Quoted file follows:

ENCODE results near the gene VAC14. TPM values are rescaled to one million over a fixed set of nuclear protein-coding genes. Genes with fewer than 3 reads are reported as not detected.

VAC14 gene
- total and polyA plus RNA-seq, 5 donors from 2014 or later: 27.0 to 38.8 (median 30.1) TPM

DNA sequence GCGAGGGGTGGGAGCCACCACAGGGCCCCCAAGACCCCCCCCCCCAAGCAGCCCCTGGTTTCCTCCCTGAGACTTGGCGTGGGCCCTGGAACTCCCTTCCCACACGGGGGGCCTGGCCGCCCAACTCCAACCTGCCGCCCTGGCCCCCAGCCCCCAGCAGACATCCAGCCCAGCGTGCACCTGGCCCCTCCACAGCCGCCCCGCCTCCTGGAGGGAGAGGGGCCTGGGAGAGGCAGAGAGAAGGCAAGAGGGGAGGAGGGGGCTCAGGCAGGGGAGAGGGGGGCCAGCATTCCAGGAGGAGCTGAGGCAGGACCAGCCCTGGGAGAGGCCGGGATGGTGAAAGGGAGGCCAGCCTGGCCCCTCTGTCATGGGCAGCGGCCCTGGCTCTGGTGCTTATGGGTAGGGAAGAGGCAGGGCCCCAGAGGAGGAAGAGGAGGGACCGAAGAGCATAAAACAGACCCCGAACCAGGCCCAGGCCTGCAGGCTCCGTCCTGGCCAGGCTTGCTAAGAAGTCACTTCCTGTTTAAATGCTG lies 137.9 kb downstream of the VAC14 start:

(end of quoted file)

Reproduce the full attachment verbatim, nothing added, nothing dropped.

ENCODE results near the gene VAC14. TPM values are rescaled to one million over a fixed set of nuclear protein-coding genes. Genes with fewer than 3 reads are reported as not detected.

VAC14 gene
- total and polyA plus RNA-seq, 5 donors from 2014 or later: 27.0 to 38.8 (median 30.1) TPM

DNA sequence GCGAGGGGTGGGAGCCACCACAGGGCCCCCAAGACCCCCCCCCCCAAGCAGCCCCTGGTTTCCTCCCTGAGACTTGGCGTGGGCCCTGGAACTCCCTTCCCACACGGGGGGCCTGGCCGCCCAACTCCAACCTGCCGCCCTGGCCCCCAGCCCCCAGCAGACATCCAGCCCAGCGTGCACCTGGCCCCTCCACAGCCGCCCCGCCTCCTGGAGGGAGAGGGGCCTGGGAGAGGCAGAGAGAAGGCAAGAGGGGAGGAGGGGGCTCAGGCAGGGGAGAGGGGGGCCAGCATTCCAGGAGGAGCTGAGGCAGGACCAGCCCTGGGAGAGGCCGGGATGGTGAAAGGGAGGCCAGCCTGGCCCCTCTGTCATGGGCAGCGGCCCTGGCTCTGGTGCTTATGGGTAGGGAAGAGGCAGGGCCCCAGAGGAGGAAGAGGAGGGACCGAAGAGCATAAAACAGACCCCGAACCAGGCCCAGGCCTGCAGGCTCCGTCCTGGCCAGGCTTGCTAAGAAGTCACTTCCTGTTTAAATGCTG lies 137.9 kb downstream of the VAC14 start: